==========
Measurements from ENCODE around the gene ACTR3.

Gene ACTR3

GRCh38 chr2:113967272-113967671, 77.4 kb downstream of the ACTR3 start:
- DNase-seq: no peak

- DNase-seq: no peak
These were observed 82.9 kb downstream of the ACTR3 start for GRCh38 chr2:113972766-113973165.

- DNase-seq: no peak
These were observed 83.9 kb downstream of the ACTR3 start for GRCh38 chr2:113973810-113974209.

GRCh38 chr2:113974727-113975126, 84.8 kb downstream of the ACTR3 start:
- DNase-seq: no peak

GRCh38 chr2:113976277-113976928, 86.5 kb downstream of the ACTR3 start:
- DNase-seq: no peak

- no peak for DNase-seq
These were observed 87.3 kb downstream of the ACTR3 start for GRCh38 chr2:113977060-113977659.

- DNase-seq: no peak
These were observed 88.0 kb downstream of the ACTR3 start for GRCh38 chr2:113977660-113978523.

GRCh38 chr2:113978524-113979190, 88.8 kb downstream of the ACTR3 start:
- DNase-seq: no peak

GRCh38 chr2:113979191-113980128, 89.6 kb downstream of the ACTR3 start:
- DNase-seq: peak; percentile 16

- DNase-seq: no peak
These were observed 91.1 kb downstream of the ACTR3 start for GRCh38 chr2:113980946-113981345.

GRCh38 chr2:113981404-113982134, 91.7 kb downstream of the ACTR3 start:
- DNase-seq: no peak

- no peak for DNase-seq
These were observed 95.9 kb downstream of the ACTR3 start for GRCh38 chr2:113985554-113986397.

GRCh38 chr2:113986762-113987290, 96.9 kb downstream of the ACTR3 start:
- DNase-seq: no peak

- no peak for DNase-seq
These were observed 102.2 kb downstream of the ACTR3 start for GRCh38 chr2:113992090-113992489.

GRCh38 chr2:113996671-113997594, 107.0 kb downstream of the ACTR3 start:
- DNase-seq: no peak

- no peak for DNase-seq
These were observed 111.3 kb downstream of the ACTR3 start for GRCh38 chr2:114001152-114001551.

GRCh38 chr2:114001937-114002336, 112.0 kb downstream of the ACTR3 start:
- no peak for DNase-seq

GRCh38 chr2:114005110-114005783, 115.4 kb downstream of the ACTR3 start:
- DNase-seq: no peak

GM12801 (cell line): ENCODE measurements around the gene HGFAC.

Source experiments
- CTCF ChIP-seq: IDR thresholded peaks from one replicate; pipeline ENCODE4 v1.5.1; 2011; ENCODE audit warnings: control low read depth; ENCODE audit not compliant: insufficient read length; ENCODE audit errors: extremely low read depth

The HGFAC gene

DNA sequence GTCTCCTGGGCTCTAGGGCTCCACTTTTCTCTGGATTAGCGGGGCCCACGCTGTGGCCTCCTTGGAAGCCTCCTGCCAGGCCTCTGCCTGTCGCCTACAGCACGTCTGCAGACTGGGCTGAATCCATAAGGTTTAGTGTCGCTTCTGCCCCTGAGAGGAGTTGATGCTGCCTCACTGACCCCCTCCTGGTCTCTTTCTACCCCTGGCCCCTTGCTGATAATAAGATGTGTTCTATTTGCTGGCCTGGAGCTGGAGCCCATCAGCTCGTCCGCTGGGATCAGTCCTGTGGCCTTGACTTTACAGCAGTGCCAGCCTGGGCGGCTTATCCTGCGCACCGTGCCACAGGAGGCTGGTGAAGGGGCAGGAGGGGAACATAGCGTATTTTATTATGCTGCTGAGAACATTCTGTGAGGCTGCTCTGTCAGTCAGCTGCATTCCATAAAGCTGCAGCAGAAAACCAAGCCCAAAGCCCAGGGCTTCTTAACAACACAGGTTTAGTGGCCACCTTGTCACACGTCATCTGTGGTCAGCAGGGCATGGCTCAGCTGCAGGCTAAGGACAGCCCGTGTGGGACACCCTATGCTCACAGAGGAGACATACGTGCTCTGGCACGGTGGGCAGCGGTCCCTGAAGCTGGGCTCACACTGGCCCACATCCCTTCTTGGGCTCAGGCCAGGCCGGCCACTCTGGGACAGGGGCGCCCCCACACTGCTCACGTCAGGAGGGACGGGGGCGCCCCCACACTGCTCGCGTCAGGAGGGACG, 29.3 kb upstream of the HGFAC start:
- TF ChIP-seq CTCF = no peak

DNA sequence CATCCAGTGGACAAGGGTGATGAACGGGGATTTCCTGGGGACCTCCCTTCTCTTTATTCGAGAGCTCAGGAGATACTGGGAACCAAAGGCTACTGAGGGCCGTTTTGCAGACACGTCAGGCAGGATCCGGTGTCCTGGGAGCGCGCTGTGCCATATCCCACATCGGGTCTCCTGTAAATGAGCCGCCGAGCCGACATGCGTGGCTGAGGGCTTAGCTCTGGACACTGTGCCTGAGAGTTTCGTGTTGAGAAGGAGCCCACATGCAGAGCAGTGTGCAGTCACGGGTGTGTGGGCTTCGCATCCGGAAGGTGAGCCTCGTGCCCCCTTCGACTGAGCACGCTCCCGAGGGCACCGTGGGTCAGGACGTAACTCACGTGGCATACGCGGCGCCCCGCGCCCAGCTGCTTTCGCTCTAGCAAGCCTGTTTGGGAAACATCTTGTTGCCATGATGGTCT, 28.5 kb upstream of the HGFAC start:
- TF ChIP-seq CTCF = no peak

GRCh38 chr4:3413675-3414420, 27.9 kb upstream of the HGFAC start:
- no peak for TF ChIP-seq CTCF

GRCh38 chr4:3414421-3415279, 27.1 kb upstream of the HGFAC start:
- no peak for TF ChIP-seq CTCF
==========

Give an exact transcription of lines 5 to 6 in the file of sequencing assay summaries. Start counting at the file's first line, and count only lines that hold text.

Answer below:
- DNase-seq: no peak
These were observed 82.9 kb downstream of the ACTR3 start for GRCh38 chr2:113972766-113973165.